Sega CEO Hajime Satomi says he wants to improve the quality of their games moving forward. That could mean a lot of things. It's nice to hear, but what they do next with their games is the real answer.
Why J.J. Abrams Should Not Make a Portal/Half Life Movie
On Wednesday February 6th, 2013 at the Dice Summit in Las Vegas during a presentation by J.J. Abrams and Valve’s Gabe Newell titled “Storytelling across platforms: Who benefits most, the audience or the player?” a major partnership was announced between the two men about working together on future movie and game projects. Of those projects, there was a mention of potentially looking into a Half-Life or Portal movie.
I am sure I reacted the same as anyone else would have, excited for the potential not just to see either of the games put on the big screen, but more-so excited just to see something new from both of these worlds. Whether it be new merchandising, game add-ons, rumored sequels, or movies, most of us are excited at any moment there is a mention of something “new” for either Portal or Half-Life. But, I have to express my concern on this one, do we really want these great games to go through the risky game-to-film adaptation? I would think that most of us are familiar of the success vs. failure ratio of video game movies and understand this is a high risk situation.
But, wait, they got ole’ J.J. don’t they? So there is no need for concern, right?
Although I’m not arguing if Abrams is a qualified candidate to take on this project, I must say of late Abrams seems to be the “safe” choice when it comes to sci-fi films. This worries me simply because there is a risk of the movie being done safely instead of being done correctly. Sure, the film may come out, be good, and create an even larger Portal or Half-Life following, but will the films really be given the correct cast, script, or directors? Will the films do justice for those of us that have followed these franchises for years with unwavering commitment? My guess would be no; most major films are made carefully in order to gain the largest audience possible, and therefore, make money.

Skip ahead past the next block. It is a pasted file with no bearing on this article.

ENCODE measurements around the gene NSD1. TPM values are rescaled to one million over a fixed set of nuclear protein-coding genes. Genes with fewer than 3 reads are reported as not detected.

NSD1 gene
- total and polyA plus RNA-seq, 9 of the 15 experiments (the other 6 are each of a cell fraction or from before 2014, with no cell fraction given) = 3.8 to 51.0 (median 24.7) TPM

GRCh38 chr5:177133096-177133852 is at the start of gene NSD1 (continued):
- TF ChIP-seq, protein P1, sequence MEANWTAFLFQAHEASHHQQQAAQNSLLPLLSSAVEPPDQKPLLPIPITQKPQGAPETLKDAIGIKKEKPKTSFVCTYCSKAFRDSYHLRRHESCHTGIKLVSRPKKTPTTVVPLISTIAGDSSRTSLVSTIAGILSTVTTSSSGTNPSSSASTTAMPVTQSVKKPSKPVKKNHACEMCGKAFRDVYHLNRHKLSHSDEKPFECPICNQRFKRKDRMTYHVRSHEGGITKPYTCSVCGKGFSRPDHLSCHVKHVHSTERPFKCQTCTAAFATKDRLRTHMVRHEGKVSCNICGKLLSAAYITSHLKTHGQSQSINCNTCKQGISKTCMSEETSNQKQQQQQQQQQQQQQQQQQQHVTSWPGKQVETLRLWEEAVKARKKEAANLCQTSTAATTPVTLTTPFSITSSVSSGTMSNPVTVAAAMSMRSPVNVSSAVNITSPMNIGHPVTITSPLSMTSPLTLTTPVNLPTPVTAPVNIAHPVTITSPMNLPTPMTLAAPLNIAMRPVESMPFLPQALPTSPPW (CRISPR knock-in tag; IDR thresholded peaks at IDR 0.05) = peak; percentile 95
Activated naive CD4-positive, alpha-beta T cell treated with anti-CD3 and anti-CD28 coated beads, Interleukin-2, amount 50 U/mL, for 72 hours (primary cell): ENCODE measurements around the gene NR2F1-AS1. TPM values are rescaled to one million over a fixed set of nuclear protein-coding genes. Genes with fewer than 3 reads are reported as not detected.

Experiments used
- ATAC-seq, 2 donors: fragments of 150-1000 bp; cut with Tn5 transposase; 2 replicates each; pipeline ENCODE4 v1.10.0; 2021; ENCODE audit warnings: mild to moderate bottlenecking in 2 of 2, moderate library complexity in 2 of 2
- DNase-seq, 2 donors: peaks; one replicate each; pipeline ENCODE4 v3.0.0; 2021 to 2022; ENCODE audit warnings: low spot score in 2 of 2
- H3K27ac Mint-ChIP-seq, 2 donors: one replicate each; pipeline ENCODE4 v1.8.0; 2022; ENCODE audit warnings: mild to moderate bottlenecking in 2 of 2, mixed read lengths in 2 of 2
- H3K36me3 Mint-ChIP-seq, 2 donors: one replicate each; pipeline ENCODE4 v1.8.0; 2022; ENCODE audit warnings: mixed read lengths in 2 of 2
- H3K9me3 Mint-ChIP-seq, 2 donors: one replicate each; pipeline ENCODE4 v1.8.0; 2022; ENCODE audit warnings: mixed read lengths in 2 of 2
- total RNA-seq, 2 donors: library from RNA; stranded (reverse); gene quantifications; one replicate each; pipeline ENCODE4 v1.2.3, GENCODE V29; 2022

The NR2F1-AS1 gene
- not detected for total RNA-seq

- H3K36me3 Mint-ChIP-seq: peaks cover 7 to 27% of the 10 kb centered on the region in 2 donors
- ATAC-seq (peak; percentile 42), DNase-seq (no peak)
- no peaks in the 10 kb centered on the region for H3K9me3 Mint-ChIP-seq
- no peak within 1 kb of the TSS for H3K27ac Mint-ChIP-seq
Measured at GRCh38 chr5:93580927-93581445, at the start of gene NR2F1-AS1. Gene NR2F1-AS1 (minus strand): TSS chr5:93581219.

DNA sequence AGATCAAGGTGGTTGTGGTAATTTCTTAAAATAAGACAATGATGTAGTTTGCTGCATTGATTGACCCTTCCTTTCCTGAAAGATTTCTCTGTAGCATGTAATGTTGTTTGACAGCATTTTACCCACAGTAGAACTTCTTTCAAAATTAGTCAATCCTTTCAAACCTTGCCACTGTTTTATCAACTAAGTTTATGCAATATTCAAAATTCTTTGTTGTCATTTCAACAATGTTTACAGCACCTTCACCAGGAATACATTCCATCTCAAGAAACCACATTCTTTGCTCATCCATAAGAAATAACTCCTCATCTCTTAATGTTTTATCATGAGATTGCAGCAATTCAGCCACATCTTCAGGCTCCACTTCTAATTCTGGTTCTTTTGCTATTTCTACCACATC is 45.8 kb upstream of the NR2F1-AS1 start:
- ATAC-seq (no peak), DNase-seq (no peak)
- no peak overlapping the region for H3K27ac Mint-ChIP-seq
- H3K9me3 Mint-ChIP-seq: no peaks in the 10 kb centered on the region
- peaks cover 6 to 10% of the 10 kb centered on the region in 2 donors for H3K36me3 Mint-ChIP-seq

Consider also how difficult both of these films will be to make into a movie. While venting about this to my roommate, he made a great suggestion that maybe a Portal film can focus more on Aperture than on trying to turn the gameplay into a film. I thought this was an acceptable idea, but I also do not think it would be the film we all want. Half-Life would be even more difficult due to the obvious lacking of dialogue from the protagonist. But, the right director could make this work, maybe.
My biggest hope is that these films will not be made solely with default choices. Abrams, again I like the guy and most of his films, still feels to me like the default choice. In regards to Half-Life and Portal, I don’t think I would have anyone I would suggest as a better choice of director/producer, but I also don’t really want to see these films made. I would hope I am not the only one that doesnt want to see these amazing, and somewhat life changing, franchises be destroyed by a) a horribly made movie, or b) a movie done well that captures a large audience of people that will dedicate themselves to the movies while never experiencing the game.
There are many of us that have spent years upon years recruiting others to experience Half-Life and Portal and have spent hundreds or thousands of dollars on merchandise related to these games. I personally have a bathroom ensconced in Aperture merchandise! I would say we deserve to keep these game where they are, stuck somewhat in limbo between subculture popularity and worldwide success. I like that maybe 1 out of every 10 people I talk to have even heard of Portal or Half-Life and I dread the day my parents and grandparents can reference either of these titles as a movie without having any understanding of their origins.
SO, what do you all think? Is J.J. Abrams the right man for the job? Should these great titles be released as movies?